The other day a fifth grade student came in with a green bracelet with the words “I Love Boobies” on his wrist. The teacher asked him to remove it, he asked her why. She explained that it was inappropriate for the class and made him remove it. The next day, he came in with it on again, she told him to remove it. He said, “My mother called the principal and he said I could wear it.” He wore it the entire day making sure he showed off his arm as often as he could. When the teacher went to complain to the principal, he told her that because it was Breast Cancer Awareness Month, it was a thin line that he would cross by asking the child not to wear it. Needless to say, the teacher was very,very upset. This parent, and the principal, not only undermined the teacher’s authority, but also gave this child, who is already insufferable, carte blanche to go to mommy and go over his teacher’s head! Wow! A thin line? His bracelet didn’t mention Breast Cancer Awareness, it said “boobies.” He was showing it off to the boys in his class. And the parent? Her time will come when she can no longer deal with the monster she has created! They want to tie our pay to the students, when we’re not allowed to make decisions in our own classrooms? Please!
I don’t believe in using corporal punishment in the classroom, but boy oh boy, this week certainly had me thinking about it! These kids say whatever comes to their mind, whenever it comes to their mind. During a recent parent-teacher conference, I told the parent that her daughter was always respectful. She replied, “She better be, and if she isn’t you can take her in that bathroom!” I had to laugh, and let her know those days were over. I need my job! My girlfriend teaches middle school and she was called an a##hole and a dumb b***h by one of her students. Makes you wonder if he knew he would be popped with a ruler, or taken to the office and paddled, if he would have thought twice before using those words at a teacher. I didn’t have it that badly, but the disrespect makes you see red. One of my students was asked by the intern to sit down, he refused. She told me what happened when I picked them up. As she walked past him, he made hand gestures at her and muttered something nasty. He was called into the principal’s office, but what would he receive, a talking to, that’s what. Will it happen again? Of course. I know if he was paddled, that doesn’t mean that he would not do it again. I know there are too many sick people who would take advantage and abuse our children. I know that it doesn’t necessarily stop a child from misbehaving. I was not a victim of corporal punishment and I have never administered it. But this week had me thinking back to the old days!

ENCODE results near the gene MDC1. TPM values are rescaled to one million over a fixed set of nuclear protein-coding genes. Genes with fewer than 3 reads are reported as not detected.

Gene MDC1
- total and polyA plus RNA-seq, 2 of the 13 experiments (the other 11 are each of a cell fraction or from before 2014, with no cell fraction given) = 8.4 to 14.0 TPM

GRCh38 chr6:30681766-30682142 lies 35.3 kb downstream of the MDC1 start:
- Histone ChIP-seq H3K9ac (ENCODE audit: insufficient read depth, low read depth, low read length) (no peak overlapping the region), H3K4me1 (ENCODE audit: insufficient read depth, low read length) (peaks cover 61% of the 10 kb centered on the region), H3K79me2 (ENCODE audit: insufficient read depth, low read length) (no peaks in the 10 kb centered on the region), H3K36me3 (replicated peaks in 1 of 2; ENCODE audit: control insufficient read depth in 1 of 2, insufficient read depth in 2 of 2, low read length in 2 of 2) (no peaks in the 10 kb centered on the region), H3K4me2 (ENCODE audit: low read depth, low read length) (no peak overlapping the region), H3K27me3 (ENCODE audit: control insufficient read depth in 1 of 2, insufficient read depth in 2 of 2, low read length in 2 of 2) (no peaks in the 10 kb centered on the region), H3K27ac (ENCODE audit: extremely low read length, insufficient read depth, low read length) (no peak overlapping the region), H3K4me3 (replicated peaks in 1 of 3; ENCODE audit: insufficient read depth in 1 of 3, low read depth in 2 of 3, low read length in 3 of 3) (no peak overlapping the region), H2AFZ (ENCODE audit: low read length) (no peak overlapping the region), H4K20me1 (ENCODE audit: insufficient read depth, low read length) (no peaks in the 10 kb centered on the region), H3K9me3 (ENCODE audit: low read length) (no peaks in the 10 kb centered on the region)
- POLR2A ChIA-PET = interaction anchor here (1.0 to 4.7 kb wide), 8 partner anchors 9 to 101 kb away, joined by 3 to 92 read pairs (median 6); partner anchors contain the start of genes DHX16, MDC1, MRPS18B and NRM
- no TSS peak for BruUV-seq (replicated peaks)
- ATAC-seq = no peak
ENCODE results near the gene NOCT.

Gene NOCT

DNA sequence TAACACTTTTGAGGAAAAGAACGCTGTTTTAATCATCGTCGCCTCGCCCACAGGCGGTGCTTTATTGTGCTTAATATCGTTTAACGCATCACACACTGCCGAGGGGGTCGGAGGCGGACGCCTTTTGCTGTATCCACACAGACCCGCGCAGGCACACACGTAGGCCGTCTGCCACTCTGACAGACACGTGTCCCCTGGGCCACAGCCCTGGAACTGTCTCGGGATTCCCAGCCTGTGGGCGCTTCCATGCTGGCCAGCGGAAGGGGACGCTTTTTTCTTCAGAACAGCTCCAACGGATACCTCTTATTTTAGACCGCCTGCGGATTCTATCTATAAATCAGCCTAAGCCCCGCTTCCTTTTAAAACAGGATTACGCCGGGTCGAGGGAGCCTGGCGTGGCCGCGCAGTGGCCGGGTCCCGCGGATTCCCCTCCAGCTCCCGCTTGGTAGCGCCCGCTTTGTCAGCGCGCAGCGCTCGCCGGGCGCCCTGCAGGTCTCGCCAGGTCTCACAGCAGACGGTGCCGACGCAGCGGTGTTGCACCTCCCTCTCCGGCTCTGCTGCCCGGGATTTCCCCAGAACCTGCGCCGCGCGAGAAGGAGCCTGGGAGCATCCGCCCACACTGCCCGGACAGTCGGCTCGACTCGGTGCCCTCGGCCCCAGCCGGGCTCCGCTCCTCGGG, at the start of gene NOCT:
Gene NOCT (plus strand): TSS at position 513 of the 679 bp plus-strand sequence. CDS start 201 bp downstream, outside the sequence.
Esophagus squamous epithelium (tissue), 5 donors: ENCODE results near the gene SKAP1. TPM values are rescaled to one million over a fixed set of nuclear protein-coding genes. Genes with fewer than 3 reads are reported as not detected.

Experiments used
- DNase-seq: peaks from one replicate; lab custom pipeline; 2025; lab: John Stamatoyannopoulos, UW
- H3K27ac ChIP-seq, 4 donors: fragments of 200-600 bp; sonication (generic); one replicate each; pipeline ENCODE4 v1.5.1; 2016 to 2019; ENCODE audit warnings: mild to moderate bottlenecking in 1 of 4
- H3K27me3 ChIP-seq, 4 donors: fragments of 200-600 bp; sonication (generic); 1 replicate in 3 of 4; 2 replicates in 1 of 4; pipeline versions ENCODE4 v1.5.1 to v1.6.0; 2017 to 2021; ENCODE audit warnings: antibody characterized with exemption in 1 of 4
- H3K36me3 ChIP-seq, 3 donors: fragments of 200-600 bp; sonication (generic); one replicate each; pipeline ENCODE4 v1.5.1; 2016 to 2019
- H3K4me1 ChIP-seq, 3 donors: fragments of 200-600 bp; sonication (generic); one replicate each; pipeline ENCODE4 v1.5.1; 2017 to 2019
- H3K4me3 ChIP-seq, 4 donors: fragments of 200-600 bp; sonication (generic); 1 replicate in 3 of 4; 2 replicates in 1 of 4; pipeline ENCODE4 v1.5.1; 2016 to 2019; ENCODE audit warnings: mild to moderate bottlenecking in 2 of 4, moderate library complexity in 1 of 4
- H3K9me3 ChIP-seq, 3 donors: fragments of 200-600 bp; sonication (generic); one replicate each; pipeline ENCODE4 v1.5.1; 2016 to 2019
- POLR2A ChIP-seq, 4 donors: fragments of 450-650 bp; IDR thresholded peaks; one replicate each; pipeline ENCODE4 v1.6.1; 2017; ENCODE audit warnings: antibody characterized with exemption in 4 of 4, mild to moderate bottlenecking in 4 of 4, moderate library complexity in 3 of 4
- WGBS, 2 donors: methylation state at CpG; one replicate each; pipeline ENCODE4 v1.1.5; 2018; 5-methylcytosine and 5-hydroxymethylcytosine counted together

It’s scary out there! More and more, teachers are being held accountable for low test scores, low test scores from students who can’t read. Back in the 80’s, you had a small group of students in the “low” group, and the rest were average or excelled. Flash forward to 2010, and those “low” students are now the majority. Why can’t they read?!!! I have been struggling with this question for the past few years, it is so frustrating. I have tried a multitude of strategies, refusing to give up. Is it the lack of books at home? Is it just that they don’t care? Is it the lack of conversation and the almost nonexistent vocabulary? Is it …..????? What do you do with students who, year after year, program after program, show no progress, literally, none! One parent asked to have her kid tested, she is frustrated as well because her daughter has been pulled out for reading groups for years.